TaxProf Blog

Editor: Paul L. Caron, Dean
Pepperdine University School of Law

Tuesday, June 27, 2017

Hoffman:  Law Schools Should Spend Less Time Perseverating On Our Decline And More Time Trumpeting What We Do Well

In response to my post yesterday on Declining Law School Applications And Entering Credentials: Responding With Pivot Pedagogy, Dave Hoffman (Pennsylvania) tweeted:

Tweet

Here is part of Dave's great 2014 post:  

[L]aw schools (and congregations) seek to evolve without losing some core component of their identity. For synagogues, the question boils down to how – and how much – to welcome non-jews to the pews. Law Schools, similarly, now ask “who do we want to teach.”

Some – like Penn State – increasingly make foreign LLMs a key constituency, rather than a tolerated budgetary crutch. Other schools compete in the increasing crowded online education/certification market for domestic lawyers, or paralegals.  ... [I]t’s fair to ask if law schools are or could be generally good at teaching non-JD students.

And let’s say that law schools actually are good at teaching their new students — or at least better than the alternatives, which is highly probable. There’s still something faintly defensive and catastrophic about the enterprise. If law schools say: “we have to teach new skills to new people,” they in effect admit “the old skills are no longer particularly valuable.” But that position is profoundly stupid, not to mention self-defeating. It reinforces a prevailing narrative about law schools – they are broke, and need fixing. The reason that law schools are in trouble today is that every single person going to law school is being told by everyone who loves them not to go. That’s not entirely a reflection of the projected future employability of members of the bar in 2025 (when the robots take over). It’s also a current gestalt cultural judgment: legal education doesn’t deliver the value it ought to.  Whose at fault for that? In part, law schools, which, everywhere you look, remind you with new, practice-ready/real-world/constantly innovating slogans,that they are slightly ashamed of what they’ve always done.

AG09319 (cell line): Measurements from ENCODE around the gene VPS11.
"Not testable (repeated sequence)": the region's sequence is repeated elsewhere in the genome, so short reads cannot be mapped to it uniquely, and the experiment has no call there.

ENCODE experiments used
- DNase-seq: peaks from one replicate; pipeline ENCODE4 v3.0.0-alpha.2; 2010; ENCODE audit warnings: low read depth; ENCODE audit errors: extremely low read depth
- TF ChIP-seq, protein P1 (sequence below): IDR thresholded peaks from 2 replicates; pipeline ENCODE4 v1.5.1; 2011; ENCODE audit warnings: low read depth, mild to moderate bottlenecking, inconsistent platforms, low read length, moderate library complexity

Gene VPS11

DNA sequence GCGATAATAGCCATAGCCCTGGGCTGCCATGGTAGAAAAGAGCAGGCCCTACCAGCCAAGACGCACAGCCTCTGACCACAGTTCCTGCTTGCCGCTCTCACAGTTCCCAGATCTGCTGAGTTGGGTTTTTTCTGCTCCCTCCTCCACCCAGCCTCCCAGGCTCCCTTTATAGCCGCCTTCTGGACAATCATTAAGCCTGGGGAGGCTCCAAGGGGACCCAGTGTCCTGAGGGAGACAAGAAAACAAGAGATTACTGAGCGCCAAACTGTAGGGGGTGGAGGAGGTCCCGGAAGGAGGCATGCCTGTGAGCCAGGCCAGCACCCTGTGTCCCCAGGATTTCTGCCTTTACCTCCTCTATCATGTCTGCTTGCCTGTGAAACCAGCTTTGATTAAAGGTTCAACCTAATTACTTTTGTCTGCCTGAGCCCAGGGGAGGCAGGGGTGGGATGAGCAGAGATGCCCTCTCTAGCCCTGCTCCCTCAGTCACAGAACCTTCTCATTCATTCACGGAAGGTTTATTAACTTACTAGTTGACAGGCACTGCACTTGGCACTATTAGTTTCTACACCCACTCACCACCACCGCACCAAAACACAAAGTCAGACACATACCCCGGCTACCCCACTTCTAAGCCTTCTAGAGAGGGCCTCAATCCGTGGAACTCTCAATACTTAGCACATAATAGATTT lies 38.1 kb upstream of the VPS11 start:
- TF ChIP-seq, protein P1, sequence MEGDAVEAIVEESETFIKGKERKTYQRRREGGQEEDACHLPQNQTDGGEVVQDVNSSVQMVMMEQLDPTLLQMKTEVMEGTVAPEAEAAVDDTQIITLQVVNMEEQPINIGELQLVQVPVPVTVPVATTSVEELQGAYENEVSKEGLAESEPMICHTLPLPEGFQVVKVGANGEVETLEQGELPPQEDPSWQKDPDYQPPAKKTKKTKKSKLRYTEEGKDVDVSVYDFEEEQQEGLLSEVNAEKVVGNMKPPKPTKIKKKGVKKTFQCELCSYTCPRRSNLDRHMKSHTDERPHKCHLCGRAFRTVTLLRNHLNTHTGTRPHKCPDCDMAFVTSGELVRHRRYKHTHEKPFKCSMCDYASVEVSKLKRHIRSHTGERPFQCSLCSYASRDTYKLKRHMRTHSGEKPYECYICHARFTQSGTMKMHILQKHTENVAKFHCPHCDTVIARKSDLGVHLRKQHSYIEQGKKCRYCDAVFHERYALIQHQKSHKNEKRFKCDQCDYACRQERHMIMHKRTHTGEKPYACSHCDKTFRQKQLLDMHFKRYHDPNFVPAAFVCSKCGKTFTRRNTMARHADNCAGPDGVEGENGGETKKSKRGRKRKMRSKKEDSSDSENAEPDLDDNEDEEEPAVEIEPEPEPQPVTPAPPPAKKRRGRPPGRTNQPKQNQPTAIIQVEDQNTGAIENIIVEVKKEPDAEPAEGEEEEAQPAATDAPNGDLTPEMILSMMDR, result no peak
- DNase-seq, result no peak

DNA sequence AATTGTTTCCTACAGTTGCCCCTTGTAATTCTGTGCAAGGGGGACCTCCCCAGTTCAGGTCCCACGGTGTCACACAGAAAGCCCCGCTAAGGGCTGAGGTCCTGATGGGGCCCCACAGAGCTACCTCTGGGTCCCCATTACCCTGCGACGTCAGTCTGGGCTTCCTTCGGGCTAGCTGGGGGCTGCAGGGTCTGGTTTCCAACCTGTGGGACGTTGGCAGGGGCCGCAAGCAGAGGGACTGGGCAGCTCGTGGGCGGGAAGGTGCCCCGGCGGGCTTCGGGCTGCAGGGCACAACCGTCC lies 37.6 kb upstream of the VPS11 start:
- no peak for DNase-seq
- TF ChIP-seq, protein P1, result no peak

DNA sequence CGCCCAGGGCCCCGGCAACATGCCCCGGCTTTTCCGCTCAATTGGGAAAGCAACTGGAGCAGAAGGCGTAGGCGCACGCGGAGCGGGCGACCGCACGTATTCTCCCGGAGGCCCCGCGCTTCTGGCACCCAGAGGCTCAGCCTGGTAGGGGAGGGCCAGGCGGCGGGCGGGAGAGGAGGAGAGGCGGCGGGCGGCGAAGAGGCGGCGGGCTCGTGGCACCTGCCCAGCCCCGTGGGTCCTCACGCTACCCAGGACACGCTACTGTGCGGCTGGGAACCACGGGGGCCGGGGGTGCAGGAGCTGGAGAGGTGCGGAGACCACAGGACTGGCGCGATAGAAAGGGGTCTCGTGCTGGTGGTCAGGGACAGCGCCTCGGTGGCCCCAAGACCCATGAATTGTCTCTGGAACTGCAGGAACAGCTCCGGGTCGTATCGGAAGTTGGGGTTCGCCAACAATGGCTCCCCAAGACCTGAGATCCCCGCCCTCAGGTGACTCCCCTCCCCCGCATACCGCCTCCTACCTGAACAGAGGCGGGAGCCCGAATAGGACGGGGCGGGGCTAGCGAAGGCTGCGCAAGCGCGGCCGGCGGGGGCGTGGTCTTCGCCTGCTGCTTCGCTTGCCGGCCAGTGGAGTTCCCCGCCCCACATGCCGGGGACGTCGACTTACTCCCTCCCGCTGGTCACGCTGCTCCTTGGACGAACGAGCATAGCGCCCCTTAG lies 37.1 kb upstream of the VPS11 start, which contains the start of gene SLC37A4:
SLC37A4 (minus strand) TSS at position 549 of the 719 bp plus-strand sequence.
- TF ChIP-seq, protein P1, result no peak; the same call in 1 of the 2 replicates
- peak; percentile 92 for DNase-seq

But, as the great ad man put it, if you don’t like what’s being said, change the conversation. Law Schools (and synagogues) should spend less time justifying and perseverating on their decline, and more time trumpeting what they do well – much better than any alternative out there.  What’s that? As one of my colleagues keeps on hammering at me, we’re really good at three things.  Maybe they are the only things we’re good at – everything else is just a loss-leader, including legal scholarship.

  1. Teaching students how to read cases with the requisite degree of care.
  2. We prepare students for a very hard, demanding, job which rewards sitzfleisch more than any other personality trait.
  3. We teach judgment in the only way it can be taught: by watching error.

These three are skills which will continue to matter in the new economy, and they matter in practice today. Law schools have fallen into a trap of being embarrassed by their own strengths — they are about to roll over on learning outcomes, which will drive the value of traits like judgment-recognition out the window; they are embracing “practice-ready skills” like interviewing and drafting, while downplaying or ignoring the value of old-fashioned appellate case briefing; and no one, ever, wants to simply come out and say that law school is hard work because lawyering is harder.

We ought to be advertising what we’re good at, instead of apologizing for it.

http://taxprof.typepad.com/taxprof_blog/2017/06/hoffmanlaw-schools-should-spend-less-time-perseverating-on-our-decline-and-more-time-trumpeting-what.html